But sometimes, he decides he wants to run and it's not always in a place where I can allow it.
As soon as we left our usual trail to go on this new one, he started to trot, then canter.
So as he took off, I did the usual fruitless attempts to stop him.
Ok, so lots of things to clarify here. He doesn't decide what gait we go on a trail. He decides to take off on me, and I pull him back in. In other words, I correct it. Twice, I was unable to correct it immediately, and this last time I used a barrier to stop him. Granted, maybe not the best barrier, but I didn't think he'd actually hit it - I figured he'd stop. But to be clear, at NO POINT do I just let him go whatever speed he wishes. I do let him walk fast as opposed to walking slow, but as long as he walks, I'm ok with that.
Okay, good clarification but still: Regarding the most recent incident, in my mind, he should have never gotten to the canter at all. You said he started to trot FIRST and then canter. What did you do when he started to trot? Were you asking him to slow down and he just ignored you anyway? Or did you wait to do anything until he was cantering?
Or..... did you feel him *think* about start to trot? Really, that's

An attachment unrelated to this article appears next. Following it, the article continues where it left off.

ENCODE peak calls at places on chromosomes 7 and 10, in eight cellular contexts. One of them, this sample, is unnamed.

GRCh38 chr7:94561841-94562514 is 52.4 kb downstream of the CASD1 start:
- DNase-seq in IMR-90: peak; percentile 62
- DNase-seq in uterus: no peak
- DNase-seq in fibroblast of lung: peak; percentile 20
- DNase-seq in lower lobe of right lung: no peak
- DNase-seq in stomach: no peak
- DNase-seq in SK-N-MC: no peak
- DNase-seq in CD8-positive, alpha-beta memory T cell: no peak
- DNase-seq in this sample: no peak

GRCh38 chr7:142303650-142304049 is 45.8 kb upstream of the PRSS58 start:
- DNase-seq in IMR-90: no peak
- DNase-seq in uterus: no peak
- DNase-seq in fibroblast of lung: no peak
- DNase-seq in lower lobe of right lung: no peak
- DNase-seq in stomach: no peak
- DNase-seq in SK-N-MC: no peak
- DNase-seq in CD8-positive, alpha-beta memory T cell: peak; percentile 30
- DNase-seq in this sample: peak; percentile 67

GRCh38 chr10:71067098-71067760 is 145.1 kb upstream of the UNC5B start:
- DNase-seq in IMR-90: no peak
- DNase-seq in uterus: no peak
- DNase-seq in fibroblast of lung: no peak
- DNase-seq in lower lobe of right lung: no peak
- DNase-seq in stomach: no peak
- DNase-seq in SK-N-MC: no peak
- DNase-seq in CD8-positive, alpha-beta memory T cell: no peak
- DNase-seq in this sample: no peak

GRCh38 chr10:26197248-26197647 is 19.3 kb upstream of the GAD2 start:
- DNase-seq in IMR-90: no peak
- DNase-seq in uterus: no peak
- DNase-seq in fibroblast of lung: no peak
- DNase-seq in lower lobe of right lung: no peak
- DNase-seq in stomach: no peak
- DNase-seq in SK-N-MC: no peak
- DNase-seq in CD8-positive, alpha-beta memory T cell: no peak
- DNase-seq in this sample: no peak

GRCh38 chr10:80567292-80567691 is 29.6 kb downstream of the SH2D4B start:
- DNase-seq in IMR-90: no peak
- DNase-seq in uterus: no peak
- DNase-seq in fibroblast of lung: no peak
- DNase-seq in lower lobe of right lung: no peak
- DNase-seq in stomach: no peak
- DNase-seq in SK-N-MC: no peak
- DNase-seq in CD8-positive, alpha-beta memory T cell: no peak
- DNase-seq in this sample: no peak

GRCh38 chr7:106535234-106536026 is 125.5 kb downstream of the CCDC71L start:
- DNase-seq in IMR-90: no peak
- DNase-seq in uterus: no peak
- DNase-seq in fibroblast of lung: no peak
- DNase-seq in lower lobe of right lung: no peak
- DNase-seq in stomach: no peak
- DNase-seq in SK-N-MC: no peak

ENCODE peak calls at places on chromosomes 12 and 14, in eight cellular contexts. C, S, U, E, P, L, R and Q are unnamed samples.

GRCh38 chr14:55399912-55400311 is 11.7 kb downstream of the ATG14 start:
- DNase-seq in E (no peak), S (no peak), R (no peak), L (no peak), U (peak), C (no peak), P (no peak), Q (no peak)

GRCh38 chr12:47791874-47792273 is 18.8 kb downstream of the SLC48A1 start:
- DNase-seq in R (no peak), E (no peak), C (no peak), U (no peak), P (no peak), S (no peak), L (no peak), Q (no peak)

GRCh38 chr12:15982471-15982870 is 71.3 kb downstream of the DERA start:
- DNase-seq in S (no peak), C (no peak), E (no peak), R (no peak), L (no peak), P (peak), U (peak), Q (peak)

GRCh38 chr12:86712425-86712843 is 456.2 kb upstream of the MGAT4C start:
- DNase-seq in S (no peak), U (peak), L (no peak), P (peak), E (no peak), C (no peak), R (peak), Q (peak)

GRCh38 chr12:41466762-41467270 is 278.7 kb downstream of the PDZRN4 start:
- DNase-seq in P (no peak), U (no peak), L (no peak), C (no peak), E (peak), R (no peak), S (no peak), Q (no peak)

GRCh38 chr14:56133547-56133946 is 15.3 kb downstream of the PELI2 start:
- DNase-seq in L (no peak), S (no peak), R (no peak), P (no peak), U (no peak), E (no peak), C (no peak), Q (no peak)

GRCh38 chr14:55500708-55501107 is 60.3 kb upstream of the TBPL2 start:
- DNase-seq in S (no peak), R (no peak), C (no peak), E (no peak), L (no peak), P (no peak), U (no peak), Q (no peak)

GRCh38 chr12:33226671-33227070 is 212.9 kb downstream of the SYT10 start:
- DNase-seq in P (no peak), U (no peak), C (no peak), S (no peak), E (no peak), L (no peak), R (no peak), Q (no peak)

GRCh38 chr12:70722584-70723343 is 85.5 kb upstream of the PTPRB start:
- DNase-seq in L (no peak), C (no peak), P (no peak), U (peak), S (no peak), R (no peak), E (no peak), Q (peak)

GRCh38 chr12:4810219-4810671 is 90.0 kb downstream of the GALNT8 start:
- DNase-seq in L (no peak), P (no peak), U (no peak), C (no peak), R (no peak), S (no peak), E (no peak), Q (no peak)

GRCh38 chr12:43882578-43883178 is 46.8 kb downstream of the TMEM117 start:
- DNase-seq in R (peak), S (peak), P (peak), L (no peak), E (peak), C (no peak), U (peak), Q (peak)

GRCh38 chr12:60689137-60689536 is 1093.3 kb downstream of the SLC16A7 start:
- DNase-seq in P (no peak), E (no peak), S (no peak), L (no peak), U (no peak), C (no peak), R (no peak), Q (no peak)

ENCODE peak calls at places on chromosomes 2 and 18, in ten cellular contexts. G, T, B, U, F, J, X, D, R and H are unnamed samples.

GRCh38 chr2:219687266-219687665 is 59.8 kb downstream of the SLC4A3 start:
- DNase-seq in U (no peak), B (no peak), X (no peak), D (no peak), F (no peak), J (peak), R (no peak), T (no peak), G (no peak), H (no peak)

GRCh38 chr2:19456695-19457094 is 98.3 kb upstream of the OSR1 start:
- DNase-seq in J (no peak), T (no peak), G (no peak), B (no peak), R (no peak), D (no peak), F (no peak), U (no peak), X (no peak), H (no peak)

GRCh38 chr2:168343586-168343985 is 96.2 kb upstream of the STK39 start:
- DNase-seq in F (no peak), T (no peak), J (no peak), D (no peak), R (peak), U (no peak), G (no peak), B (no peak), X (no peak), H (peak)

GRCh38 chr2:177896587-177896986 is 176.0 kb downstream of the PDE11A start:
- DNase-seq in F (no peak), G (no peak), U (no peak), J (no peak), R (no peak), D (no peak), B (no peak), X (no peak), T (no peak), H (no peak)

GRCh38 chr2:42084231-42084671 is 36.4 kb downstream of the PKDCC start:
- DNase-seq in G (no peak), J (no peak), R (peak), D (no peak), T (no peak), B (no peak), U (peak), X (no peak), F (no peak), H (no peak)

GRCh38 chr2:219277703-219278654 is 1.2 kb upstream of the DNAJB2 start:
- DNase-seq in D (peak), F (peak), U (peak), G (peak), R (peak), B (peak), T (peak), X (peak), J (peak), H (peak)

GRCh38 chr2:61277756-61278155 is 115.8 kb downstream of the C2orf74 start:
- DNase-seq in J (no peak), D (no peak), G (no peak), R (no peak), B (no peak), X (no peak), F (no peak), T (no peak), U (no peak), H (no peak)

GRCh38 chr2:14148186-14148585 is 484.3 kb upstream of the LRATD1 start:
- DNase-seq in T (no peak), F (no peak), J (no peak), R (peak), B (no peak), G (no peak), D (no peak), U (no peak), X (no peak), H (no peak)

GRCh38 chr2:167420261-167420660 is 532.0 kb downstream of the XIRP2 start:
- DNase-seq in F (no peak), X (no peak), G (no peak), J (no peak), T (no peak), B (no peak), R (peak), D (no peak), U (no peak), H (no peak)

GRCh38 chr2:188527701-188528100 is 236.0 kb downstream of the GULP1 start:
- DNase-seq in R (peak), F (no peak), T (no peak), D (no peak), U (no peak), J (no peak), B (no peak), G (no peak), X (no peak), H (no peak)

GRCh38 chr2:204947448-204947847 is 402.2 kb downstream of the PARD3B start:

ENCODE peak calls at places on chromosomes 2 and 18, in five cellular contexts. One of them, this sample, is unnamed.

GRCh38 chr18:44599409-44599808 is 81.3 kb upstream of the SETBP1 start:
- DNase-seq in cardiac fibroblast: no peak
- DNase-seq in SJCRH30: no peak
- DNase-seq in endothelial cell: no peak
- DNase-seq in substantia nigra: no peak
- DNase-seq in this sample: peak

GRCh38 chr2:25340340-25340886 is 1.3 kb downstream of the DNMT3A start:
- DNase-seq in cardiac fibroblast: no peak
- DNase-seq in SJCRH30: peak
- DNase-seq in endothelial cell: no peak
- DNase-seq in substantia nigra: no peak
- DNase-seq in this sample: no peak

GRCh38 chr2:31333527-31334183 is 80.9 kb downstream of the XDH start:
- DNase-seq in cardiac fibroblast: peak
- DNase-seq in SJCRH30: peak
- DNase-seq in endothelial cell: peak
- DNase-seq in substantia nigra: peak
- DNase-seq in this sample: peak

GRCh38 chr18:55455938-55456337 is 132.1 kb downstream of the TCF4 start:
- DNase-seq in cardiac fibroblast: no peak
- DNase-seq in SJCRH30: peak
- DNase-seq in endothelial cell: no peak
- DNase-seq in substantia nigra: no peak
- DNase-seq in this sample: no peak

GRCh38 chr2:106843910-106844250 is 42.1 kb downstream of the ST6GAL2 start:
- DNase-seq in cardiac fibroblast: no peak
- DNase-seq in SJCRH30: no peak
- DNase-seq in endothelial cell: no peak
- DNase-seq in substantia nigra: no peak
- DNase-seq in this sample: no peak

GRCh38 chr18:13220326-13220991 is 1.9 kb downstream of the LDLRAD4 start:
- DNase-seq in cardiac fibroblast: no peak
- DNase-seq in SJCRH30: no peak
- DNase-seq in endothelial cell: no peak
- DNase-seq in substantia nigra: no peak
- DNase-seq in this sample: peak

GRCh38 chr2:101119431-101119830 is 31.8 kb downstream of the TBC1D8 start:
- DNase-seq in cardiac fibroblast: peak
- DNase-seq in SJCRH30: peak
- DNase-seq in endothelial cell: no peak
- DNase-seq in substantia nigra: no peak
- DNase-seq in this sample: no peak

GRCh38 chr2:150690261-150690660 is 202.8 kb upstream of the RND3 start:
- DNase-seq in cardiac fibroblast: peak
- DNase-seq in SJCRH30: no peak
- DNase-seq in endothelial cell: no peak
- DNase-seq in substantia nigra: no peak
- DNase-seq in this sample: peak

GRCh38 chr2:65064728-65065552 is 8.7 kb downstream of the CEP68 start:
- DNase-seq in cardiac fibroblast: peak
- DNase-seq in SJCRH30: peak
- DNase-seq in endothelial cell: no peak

where it should begin by recognizing that he's about to go faster. You don't describe that he is suddenly bolting (which is different) but that he slowly increases his speed. You should immediately be giving him that half-halt slow-down cue before he really gets going much at the trot. If at this point in a time, a "bigger bit" is going to accomplish that for you so that he can't ignore you, so be it. If you prefer a snaffle you can move back down to that later on.
I get that you are taking a relaxing ride on the trail, but with an issue such as this, it really is important to pay attention at all times. Because no one wants to be cloth-lined off their horse by a tree!!!
You are absolutely right that he needs to respond to leg cues better. He's really hard to steer. Getting better, but still, if riding Harley is like driving a Ferrarri, riding Rusty is more like a 4 x 4 without power steering. Yes, I know training can improve that, but he's just a far less sensitive horse. So while I don't nag him endlessly, when I ask for something and he doesn't cooperate, I am not afraid to lose my cool and go bananas on him
Shotgun is also a "less sensitive horse" (AKA lazy!!!!) but with training, you can easily make that type of horse into a sensitive horse too. Just remember to NEVER nag him. Give him one chance
to be asked nicely, and if you do not get a prompt response to your request, use the crop. (if it applies for what you were asking for) Every single time. (And of course, never "end" with the crop being your cue. Always re-ask and give him a chance again to respond to the aid properly.)
If you are totally consistent with this, you can now make him into a responsive horse that listens the first time every time.
I get it - I'm totally guilty of being too nice to Shotgun most of the time. But when I get my bananas on a branch, he's really a nice and light responsive horse and he can be that way no problem.